When we stumble upon heartwarming stories, it’s evident that those which genuinely touch our hearts, evoke moments of joy, or prompt an ‘aha’ moment, are destined to find a home right here on our website.


Some time ago a young father was working on his parenting skills specifically for his 3-year-old daughter.

The family was struggling financially and when his daughter wrapped a gift to put under the Christmas tree with very expensive gold wrapping paper, the dad was angry.

He felt she wasted money and realized he needed to teach her the value of money.

Nonetheless, the next morning the little girl brought her daddy the 3-year-old version of a neatly wrapped gold box.

“This is for you, Daddy,” said the little girl.

The Dad’s heart softened, and he was a bit embarrassed by his quick reaction to wasting the gold paper.

Upon opening the box, his anger flared again when he found the box empty.

“Don’t you know that when you give someone a present there’s supposed to be something inside?” he asked with shame in his voice toward the little girl.

The little girl looked up with tears in her eyes and said, “Oh, Daddy, it’s not empty. I filled the box with kisses. I blew kisses into the box because I love you so much.”

All at once, the lesson came full circle for this dad. He deepened his realization that his reactions had nothing to do with his daughter. His reactions were about him and had nothing to do with anyone but himself.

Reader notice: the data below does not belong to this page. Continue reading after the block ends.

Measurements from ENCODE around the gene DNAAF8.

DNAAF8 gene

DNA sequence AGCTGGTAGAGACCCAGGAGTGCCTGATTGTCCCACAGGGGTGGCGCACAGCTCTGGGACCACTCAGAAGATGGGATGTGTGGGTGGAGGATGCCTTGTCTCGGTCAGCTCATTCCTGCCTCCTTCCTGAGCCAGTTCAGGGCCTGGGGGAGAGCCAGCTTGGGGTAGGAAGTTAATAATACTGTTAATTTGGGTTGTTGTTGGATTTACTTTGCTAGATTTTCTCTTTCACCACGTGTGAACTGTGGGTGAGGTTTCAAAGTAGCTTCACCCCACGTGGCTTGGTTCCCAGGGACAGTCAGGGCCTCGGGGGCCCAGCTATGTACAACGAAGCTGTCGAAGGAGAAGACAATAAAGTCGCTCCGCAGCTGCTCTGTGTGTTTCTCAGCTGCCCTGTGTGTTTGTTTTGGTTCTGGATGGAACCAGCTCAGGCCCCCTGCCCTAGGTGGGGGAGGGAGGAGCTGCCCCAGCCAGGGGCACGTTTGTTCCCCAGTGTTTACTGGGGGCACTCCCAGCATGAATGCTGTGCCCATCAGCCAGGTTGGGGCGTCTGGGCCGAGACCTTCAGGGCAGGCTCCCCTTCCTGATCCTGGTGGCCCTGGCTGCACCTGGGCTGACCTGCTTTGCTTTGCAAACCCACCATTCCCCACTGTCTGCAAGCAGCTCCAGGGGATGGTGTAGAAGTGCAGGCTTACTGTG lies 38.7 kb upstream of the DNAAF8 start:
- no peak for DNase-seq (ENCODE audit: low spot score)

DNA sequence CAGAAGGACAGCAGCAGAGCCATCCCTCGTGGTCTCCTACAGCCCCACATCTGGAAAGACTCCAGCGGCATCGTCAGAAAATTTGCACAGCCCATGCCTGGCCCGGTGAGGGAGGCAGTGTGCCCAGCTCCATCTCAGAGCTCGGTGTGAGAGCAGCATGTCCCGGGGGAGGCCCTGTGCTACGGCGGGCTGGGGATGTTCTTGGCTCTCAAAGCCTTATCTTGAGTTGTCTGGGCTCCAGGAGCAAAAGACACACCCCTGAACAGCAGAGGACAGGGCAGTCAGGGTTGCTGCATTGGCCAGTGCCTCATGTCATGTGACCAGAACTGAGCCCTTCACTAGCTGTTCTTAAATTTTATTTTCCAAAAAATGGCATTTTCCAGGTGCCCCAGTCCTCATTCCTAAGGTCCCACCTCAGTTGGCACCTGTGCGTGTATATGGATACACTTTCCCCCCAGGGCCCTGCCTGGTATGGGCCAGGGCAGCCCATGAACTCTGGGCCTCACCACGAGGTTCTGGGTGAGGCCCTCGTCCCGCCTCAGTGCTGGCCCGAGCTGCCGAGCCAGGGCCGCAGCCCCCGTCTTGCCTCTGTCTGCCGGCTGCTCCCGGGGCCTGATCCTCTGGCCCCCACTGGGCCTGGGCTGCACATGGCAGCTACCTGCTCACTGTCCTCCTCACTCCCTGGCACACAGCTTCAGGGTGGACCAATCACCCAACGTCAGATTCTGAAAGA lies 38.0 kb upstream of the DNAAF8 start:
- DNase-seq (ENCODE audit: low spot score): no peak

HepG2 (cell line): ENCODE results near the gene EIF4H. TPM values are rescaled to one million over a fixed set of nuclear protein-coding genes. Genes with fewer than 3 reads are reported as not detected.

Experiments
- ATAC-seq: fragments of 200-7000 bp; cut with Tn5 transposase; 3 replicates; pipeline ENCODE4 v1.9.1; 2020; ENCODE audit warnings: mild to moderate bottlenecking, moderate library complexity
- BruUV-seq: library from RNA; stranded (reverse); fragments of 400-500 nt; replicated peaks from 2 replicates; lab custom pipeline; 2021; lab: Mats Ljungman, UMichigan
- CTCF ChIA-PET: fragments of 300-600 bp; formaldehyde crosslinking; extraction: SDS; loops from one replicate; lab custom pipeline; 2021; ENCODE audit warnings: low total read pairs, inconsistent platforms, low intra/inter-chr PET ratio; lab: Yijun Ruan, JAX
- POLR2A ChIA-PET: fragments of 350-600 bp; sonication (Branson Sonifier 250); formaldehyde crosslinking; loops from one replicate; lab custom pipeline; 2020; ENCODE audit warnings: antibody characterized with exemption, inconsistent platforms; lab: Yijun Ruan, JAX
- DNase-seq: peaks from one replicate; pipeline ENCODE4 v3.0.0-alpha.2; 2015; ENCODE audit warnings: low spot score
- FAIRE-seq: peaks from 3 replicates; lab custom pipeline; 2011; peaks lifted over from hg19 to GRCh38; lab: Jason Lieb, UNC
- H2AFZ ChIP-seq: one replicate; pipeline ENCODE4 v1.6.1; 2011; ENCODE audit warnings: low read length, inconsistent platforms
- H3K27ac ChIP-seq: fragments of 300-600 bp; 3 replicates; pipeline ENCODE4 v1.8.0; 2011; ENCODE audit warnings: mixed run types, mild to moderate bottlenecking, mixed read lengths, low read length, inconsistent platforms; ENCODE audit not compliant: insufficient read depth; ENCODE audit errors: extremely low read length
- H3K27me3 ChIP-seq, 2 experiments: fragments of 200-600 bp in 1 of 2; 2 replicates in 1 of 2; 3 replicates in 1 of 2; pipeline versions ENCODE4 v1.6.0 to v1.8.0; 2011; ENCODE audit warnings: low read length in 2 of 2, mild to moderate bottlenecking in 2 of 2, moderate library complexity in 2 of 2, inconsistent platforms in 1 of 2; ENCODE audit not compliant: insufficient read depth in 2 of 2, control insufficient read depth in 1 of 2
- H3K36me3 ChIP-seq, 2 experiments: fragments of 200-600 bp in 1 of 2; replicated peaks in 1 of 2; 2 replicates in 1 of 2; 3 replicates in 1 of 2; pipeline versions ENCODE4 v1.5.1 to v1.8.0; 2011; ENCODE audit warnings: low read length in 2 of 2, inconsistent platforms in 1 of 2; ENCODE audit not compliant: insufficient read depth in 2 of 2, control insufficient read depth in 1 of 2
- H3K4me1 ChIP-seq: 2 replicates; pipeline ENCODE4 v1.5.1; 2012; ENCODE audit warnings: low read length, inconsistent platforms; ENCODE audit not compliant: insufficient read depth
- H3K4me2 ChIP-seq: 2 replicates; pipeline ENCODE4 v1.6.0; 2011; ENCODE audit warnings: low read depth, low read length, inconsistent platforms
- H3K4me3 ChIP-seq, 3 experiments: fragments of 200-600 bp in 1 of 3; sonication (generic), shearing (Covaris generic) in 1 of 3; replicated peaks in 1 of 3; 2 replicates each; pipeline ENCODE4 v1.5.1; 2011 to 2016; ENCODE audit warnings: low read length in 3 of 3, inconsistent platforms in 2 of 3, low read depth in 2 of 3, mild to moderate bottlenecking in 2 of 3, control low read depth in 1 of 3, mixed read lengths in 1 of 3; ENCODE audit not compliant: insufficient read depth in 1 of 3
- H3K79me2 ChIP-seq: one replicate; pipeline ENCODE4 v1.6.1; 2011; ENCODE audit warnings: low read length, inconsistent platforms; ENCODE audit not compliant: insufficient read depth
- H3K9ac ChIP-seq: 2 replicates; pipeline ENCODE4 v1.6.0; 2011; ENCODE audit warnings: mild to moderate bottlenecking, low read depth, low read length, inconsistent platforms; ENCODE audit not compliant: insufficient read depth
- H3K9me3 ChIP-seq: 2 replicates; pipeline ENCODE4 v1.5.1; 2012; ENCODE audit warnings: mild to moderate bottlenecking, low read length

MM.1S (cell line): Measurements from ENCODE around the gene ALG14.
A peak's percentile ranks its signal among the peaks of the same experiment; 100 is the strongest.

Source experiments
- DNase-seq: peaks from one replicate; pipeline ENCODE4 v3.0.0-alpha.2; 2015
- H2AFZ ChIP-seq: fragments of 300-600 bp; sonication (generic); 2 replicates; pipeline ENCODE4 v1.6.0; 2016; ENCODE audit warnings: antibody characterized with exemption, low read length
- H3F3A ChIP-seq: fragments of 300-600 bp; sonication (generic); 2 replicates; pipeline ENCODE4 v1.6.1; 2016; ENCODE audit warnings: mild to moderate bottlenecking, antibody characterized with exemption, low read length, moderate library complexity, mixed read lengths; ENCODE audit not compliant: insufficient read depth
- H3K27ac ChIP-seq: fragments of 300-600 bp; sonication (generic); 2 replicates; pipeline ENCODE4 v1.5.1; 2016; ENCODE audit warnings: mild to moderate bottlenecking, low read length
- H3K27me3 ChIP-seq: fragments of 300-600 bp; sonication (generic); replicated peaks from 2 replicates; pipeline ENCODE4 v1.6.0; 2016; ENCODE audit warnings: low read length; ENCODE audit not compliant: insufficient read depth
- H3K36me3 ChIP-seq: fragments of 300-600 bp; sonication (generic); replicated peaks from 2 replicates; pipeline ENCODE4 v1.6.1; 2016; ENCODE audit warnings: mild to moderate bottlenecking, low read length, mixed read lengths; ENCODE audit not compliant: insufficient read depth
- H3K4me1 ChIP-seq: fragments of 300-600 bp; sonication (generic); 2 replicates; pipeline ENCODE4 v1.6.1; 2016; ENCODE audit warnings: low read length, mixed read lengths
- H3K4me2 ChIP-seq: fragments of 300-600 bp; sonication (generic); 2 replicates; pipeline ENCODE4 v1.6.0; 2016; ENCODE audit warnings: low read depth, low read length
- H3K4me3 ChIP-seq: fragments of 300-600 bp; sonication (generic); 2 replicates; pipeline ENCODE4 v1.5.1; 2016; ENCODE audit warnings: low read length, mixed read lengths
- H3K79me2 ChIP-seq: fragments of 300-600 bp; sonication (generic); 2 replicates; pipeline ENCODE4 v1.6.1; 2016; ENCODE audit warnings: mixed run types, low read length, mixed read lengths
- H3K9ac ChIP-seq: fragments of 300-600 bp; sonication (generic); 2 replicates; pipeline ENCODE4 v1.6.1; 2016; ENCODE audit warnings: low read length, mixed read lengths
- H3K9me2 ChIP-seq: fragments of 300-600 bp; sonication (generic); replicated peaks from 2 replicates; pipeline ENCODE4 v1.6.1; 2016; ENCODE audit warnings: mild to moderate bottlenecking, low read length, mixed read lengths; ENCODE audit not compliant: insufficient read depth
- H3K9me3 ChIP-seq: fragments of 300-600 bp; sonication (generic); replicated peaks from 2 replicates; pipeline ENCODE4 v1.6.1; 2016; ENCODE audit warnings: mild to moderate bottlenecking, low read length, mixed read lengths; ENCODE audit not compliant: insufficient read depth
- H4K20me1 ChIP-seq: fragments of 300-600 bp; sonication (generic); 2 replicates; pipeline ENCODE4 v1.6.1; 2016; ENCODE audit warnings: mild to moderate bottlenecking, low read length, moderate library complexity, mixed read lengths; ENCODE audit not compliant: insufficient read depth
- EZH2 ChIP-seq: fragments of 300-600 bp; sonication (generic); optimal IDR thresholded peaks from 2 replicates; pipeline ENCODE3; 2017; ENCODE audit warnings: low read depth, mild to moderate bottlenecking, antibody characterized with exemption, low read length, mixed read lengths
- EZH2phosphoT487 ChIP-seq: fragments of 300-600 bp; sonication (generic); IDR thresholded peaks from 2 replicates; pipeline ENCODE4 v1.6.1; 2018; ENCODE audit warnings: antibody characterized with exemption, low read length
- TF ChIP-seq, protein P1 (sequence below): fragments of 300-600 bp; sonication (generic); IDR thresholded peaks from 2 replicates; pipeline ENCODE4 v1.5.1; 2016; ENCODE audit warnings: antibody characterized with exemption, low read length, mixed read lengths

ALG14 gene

The dad put his arm around his little girl and said he was sorry. He added that he was continually working on how he responds when he feels a reaction. And of course, his little girl forgave him.

The dad kept that gold box by his bed for many years. Whenever he felt sad, discouraged or reactive toward others, he would take out an imaginary kiss and remember the love of his child, who so graciously put it there. That continued reminder that he is in charge of his emotional reactions.

The moral of this story is beautiful. We are responsible for our reactions. We are accountable to say we’re sorry and make amends, especially with our children.

And we are allowed to forgive ourselves as we learn and grow in our most important relationships. Life, after all, comes down to embodying compassion and love within our relationships.

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